Some three decades ago now, I took up photography as a hobby and even set up a darkroom in the manse in Tamaqua, Pennsylvania, courtesy of my friend Merwyn Armstrong who gave me the Omega enlarger he had long since ceased using and all the accompanying equipment I needed to do my own black and white developing and printing.  Merwyn had served in World War I, and like more than a few people in the First Presbyterian Church of Tamaqua when I served as pastor, was of my grandparents’ generation.  From them as well as from many children and teenagers over my forty years of pastoral ministry, I learned to appreciate and value the interactions among the generations.

I mention photography because learning it required of me a certain amount of self-training with guidance from manuals, books, and magazine articles.  One of those articles spoke of “presets,” by which the author meant the routine adjustments to the camera’s various settings I needed to master so the picture I took would “turn out right.”  I had to load the film properly and sometimes quickly, set the exposure index to match the film speed, balance shutter speed and aperture according to priority for the shot, etc. etc.  All of this routine setting of the camera’s adjustments the author called “twaddling.”  His message was that the would-be photographer needed to make matters of twaddling into presets – routines followed without much conscious thought – so s/he could become free to learn and practice the art of photography.  Successful twaddling does not make a person a photographer but enables that person to start learning to become one.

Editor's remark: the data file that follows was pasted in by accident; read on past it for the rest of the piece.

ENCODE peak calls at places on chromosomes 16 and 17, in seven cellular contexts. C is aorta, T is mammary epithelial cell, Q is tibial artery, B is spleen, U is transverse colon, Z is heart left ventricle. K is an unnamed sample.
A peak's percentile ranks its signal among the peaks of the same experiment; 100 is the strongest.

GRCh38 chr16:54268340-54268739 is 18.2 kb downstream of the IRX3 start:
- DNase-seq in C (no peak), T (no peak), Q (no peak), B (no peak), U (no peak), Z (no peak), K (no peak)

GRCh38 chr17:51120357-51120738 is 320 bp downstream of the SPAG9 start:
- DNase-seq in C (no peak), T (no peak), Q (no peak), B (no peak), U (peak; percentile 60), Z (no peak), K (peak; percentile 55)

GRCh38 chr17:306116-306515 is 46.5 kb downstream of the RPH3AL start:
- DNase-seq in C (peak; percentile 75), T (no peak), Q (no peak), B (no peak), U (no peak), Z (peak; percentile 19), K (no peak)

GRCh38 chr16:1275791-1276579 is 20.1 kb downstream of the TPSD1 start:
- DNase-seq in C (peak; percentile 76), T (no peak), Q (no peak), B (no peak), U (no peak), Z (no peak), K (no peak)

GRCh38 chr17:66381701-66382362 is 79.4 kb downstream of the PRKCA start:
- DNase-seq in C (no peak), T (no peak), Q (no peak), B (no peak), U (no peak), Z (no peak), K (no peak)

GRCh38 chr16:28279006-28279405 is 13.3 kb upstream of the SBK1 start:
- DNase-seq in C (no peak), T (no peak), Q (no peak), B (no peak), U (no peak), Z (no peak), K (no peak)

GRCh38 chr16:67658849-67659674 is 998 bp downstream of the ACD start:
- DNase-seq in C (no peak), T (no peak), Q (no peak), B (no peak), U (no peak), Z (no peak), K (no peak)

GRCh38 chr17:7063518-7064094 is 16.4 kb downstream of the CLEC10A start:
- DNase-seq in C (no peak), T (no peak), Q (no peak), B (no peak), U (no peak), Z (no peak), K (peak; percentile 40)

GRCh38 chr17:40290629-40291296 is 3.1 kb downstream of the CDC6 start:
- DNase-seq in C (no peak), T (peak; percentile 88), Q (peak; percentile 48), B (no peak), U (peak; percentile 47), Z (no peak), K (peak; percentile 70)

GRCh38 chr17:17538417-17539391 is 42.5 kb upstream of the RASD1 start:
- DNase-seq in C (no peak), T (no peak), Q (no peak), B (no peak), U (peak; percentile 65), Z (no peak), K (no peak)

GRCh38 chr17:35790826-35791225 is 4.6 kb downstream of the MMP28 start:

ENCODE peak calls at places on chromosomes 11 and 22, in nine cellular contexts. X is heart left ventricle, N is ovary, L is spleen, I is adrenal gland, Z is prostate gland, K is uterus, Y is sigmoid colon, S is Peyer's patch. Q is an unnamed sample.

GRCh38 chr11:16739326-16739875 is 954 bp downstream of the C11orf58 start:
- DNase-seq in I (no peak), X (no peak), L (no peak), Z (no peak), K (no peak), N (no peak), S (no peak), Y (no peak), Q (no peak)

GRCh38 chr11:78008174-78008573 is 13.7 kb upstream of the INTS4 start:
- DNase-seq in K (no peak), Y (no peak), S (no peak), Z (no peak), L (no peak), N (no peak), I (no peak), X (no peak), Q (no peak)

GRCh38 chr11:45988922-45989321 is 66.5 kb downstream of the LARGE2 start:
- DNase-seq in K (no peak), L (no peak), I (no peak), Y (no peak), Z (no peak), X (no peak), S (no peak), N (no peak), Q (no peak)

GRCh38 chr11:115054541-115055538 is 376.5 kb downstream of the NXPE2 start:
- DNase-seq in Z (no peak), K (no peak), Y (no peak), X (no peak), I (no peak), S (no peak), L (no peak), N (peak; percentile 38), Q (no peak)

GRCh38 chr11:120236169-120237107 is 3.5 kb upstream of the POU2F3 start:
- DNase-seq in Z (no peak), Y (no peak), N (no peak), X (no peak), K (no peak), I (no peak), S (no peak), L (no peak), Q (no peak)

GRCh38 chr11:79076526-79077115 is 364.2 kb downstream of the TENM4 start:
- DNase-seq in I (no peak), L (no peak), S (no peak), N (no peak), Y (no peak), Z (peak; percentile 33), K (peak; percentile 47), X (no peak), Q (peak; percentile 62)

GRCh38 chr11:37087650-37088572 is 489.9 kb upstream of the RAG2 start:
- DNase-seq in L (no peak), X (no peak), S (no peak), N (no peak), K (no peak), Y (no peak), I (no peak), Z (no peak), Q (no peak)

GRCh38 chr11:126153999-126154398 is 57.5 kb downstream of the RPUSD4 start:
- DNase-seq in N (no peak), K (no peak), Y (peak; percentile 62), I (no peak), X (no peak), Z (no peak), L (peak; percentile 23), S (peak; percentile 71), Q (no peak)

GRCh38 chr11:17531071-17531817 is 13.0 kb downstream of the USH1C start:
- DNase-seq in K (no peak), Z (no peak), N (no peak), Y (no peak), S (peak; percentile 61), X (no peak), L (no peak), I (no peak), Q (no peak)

Twaddling is neither the art of photography nor the craft.  Learning the presets of twaddling enables a person to develop the craft and, maybe in time, further develop that craft to the level, sometimes, of art.

Learning to twaddle is a matter of training, not just in photography but in any endeavor requiring repeated applications of acquired information and skill.  Presets are the mastered mechanical steps that make us practiced at what we do.  Soon I was able to set my camera for shots “without thinking about it.”  Photography requires vision and the arrangement of a two-dimensional image of three-dimensional physical realities I cannot usually rearrange myself to suit my vision.  Mountains do not move for my pictures.  For example, on one of our trips to Arizona, I took some shots of the White Dove of the Desert (Mission San Xavier del Bac).  When I saw them after they had been developed, I was not at all satisfied with my work.  Yeah, that was the place and, yes, the pictures had “come out right” in terms of framing and exposure.  I had twaddled correctly and composed properly.  But they were blah, uninteresting even to me.  Then I came across some images of San Xavier made by the great photographer Ansel Adams.  They were art, and not just because he could twaddle better than I, which he certainly could at every stage of the process of making images.  He was indeed the far superior craftsman, but his distinction as a photographer went beyond anything training can accomplish.  His visions became images that qualified as art.